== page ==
Nursing Homes Support Scheme Administration

Acting Chairman [Deputy Olivia Mitchell]: The next issue will be raised by Deputies Mattie McGrath, John O’Mahony and Denis Naughten.

Deputy Mattie: The situation is out of control. I watched the Minister of State, Deputy Kathleen Lynch, with Deputy Denis Naughten on television recently and the answers given were not answers.
I watched the Minister of State when she was in opposition and she must know the hardship and anguish caused to families who must make a decision after trying their best to care for their families at home for as long as they can. When people make the decision to go into the fair deal scheme, they must wait up to 16 weeks to get a placement.
I want to kill the myth that there is no capacity in nursing homes, as portrayed in the television programme by the Minister of State and the Minister. It is untrue. In south Tipperary, 12 beds are taken up by patients who are not fit to go home. The families are traumatised because they cannot take them home and they are waiting for nursing homes to go to. The patients are in long-stay beds, which is having a major knock-on effect on hospitals throughout the country. There is one hospital in Clonmel and there are stepdown facilities in Carrick-on-Suir, Clogheen and Cashel.

I ask the Minister of State to take her head out of the sand and deal with the issue. Talking about capping in this issue is the cruellest word she can use. People are at the end of their lives, having given service to the State and paid their taxes, as have their families, while the Minister of State talks about capping the funding. It is totally insensitive and it is a different Minister of State from the person I saw in opposition for four years. The Rottweiler was over here but now she reads out speeches prepared by the HSE and the Department of Health. The Minister of State should hang her head in shame because of the crisis, the trauma caused and the waste and occupancy of beds being held up for so long. I beg the Minister of State to do something. We are in the winter months and hospitals will get busy. Families are traumatised, having made the decision to care for the family properly. The system is cruel, ineffective and inept in sorting out the problem. It is another crisis and it is a fine mess the Government has created.

It was a good scheme set up by a previous Government but let us imagine using the term capping in this context. The Minister of State can throw her cap at it or throw her hat at it. She should have some dignity and, if she cannot sort it out, she should resign as Deputy RóiinShortall did.

Deputy John O’Mahony: I do not know how I will follow that.

Deputy Mattie McGrath: Deputy John O’Mahony knows the truth.

Deputy John O’Mahony: This is an issue for all Deputies in the House. It is a very good scheme, but it is a major issue for families with elderly parents waiting on the list, some of whom have taken out loans to pay €800 or €1,200 in some parts of the country. Last February, the waiting time was four weeks and it has grown rapidly to 16 weeks.

The health service plan is coming out in the next few weeks. The question is how a demand led scheme will be dealt with in that plan. There is a 4% increase annually in the number of people over 80 years and the issue is to try to find a solution. It is causing trauma and people who cannot care for the elderly at home want to try to get into the scheme. Four or five weeks was acceptable but 16 weeks is unacceptable. I want to hear that there is some plan to deal with it. This is clogging up beds in acute hospitals and it costs far more than beds in nursing homes. The argument put by nursing home owners and families is that rolling out the scheme could save money. I hope there is some way of dealing with it in the coming weeks and months. Will the waiting time increase to six months, eight months or 12 months? It can be argued that we are in crisis now but the longer timeframes would be unacceptable. There must be a reduction to reasonable waiting times.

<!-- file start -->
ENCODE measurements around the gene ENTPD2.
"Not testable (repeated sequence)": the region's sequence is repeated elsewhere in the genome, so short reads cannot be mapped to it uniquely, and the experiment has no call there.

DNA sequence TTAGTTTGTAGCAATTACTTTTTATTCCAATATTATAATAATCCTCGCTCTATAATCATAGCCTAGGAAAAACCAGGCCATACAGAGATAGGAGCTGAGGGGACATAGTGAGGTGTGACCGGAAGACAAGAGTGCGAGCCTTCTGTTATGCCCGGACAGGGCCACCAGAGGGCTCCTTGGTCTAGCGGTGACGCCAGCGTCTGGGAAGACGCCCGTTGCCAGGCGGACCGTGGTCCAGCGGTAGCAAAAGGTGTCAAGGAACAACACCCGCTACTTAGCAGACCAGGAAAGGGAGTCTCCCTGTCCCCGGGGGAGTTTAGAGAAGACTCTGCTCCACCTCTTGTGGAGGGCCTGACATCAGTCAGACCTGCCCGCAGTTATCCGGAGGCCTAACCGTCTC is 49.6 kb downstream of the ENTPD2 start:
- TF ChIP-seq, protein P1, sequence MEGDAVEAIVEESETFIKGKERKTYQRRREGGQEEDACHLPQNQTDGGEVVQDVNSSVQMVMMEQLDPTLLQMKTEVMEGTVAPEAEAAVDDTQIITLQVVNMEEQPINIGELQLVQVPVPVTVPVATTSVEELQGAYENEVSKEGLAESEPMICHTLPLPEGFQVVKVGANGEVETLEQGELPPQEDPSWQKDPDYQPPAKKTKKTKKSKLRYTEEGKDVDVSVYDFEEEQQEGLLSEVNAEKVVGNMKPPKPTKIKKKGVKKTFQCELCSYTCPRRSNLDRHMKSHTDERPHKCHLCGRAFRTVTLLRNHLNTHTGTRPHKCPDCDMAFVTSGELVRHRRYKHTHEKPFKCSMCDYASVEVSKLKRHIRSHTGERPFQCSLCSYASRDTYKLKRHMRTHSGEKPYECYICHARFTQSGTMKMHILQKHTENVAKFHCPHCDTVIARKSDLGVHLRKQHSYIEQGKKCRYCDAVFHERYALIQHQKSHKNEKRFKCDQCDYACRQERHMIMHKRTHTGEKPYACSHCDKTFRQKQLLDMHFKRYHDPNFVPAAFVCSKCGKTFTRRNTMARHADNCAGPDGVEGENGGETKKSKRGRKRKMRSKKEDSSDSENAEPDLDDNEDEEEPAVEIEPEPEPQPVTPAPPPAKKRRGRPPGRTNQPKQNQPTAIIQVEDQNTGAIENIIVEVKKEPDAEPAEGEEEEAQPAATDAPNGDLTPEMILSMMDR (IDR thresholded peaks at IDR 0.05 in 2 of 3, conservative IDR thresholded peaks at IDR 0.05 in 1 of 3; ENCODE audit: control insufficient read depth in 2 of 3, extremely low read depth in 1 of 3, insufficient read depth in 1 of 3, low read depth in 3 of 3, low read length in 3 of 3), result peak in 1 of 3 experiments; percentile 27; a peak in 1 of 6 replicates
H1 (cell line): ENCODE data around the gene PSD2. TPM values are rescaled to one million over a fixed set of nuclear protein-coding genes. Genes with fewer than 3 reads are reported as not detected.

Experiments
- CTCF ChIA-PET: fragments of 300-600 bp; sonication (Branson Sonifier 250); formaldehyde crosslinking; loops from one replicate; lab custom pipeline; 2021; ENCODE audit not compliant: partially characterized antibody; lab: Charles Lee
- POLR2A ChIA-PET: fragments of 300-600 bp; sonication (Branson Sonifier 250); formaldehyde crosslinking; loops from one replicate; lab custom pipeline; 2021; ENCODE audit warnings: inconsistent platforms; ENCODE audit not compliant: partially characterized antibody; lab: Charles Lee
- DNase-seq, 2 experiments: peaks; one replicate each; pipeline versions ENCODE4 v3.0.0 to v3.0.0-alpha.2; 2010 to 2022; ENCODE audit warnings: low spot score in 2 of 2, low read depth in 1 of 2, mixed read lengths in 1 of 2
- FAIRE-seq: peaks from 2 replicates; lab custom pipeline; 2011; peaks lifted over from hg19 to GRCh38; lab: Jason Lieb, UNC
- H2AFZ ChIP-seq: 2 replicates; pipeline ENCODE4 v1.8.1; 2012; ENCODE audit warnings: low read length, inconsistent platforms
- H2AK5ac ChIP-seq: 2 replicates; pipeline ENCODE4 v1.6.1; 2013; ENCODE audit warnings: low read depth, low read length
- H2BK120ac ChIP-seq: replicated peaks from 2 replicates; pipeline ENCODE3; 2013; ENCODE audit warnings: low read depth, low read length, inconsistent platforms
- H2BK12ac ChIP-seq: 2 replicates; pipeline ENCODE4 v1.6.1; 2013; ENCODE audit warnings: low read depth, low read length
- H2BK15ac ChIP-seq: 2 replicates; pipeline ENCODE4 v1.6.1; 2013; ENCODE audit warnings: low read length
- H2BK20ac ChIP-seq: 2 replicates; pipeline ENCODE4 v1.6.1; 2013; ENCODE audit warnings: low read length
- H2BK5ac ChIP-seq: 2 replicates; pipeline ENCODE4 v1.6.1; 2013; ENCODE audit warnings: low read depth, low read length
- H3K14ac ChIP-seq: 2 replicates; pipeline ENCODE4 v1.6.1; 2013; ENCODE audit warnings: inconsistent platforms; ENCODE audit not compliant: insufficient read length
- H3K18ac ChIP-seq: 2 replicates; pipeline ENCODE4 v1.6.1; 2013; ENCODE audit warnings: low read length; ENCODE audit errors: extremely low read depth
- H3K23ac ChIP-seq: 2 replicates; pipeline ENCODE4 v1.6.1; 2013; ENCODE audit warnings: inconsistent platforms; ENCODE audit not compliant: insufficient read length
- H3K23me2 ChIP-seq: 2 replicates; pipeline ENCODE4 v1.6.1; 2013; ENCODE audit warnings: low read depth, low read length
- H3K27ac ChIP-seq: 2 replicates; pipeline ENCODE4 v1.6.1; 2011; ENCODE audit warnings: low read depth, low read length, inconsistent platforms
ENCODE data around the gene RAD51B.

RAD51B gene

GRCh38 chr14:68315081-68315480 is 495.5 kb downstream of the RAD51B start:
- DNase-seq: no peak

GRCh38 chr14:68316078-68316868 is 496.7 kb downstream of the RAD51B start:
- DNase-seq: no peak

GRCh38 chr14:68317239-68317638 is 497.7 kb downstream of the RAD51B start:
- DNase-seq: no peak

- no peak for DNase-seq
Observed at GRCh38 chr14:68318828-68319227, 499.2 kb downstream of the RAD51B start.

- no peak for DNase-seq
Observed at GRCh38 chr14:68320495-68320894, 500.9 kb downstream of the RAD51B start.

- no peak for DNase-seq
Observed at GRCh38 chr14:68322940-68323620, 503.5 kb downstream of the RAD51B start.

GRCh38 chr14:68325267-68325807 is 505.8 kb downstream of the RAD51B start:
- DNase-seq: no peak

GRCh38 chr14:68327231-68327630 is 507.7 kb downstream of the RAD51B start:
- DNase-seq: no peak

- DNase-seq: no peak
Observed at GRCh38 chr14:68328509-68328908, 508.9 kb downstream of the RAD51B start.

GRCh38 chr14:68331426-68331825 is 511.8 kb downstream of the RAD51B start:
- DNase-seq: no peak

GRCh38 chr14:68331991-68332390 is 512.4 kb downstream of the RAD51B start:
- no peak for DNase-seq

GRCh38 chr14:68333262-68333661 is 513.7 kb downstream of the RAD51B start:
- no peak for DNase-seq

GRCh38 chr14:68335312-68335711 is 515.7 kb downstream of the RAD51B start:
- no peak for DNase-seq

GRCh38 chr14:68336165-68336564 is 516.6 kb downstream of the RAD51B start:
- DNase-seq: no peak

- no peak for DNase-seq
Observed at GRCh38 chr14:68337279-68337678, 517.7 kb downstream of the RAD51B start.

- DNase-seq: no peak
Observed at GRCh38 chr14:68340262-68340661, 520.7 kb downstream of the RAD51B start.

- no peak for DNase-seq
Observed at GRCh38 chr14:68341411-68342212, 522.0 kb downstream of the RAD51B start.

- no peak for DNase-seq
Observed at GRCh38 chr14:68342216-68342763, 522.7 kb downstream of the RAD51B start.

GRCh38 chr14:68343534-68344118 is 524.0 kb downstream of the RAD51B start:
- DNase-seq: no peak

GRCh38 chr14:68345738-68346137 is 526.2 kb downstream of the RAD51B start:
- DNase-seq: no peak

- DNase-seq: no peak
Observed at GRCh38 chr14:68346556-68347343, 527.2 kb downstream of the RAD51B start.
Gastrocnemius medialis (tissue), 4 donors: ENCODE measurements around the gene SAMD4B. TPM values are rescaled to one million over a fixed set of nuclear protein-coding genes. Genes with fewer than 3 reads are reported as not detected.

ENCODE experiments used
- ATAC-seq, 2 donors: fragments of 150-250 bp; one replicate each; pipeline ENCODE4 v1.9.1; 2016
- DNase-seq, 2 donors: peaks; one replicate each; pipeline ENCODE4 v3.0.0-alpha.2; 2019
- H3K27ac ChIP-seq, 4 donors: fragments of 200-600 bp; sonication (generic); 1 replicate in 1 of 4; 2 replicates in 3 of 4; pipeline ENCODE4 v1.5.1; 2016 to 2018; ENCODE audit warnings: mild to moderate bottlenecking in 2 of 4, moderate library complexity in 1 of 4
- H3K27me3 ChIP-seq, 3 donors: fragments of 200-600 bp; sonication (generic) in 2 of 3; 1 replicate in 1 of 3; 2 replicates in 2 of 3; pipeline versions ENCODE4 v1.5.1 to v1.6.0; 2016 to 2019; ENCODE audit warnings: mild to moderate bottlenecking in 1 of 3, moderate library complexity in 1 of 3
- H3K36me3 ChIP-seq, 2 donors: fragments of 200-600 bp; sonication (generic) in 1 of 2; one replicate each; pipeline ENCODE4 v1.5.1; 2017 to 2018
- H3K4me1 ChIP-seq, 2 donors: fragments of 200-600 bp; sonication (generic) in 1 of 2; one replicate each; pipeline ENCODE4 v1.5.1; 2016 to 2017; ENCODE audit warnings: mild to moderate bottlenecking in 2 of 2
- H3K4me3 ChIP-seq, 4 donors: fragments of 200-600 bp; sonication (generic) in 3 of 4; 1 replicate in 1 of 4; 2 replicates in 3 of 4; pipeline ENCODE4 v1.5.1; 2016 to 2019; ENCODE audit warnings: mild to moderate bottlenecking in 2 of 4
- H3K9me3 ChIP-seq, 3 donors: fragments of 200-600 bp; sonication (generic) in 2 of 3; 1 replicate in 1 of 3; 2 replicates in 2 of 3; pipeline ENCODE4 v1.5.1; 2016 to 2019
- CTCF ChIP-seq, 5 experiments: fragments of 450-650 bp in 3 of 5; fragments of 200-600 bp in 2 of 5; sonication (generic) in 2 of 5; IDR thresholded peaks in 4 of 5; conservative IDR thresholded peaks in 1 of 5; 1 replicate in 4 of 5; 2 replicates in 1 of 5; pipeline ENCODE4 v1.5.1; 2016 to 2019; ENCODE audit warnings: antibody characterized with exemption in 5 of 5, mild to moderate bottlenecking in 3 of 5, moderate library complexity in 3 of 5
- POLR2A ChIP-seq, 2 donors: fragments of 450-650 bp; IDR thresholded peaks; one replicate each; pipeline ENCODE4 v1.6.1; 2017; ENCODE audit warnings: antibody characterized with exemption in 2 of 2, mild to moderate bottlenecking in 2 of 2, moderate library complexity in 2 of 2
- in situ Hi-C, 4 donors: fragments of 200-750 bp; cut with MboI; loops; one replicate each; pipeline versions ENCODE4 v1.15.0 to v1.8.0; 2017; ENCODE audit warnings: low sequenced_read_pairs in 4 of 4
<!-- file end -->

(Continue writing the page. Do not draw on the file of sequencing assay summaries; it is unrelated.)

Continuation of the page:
Deputy Denis-If someone applies for the fair deal nursing home scheme, the first payment will not be received until 13 March 2015. That leaves three categories of people, one of which is those who are in nursing homes. The families of these people must find a minimum of €13,000 to fund the nursing home stay between now and when the payment kicks in. The other group of people involves those who, according to HSE medical staff, can only be cared for in a private or public nursing home and are remaining in their homes because families cannot afford to put them into nursing homes. It is leading to two problems, one of which is the potential risk of neglect to the person, through no fault of the family, by remaining at home when the person needs to be in a nursing home. The second is that many of the people will end up back in hospital with preventable conditions.

[Speaker Continuing]

[Deputy Denis Naughten: I know an elderly person in my own constituency who had to be taken from a private nursing home because the family could not afford it. That person was admitted into an acute hospital pending approval of an application to the fair deal scheme.

A third cohort consists of more than 700 people who are fit to be discharged from hospital but must remain there. This is effectively taking 250,000 hospital bed nights out of the system. The only way to effectively tackle the congestion is to ring-fence the €25 million announced in the budget specifically for that purpose. That should be ring-fenced to treat older people before they need to go into hospital, and for those who end up in hospital, it should be used to get them well and out of hospital as soon as possible. The way to do this is threefold. We must increase long-term care capacity in the form of long-stay beds and the community care model by extending the fair deal scheme to include community supports. We need to reduce the number of older people attending our emergency departments by opening medical assessment units and urgent care centres in smaller hospitals, as well as maximising the use of technology for remote consultation. We also need to increase the rate of discharge into long-term care and the provision of short-term beds. This will unlock the capacity problem within our acute hospital system.

Deputy Kathleen Lynch: I have distributed a note which will tell Members everything they need to know. The Government did not cap the fund referred to by Deputy Mattie McGrath. Fianna Fáil did so and he was a member of that party.

Deputy Mattie McGrath: The Government has been happy to keep the cap.

Deputy Kathleen Lynch: No; Fianna Fáil capped the fund and he was a member of the party.

Deputy Mattie McGrath: Why is the cap not raised? If the cap fits, wear it.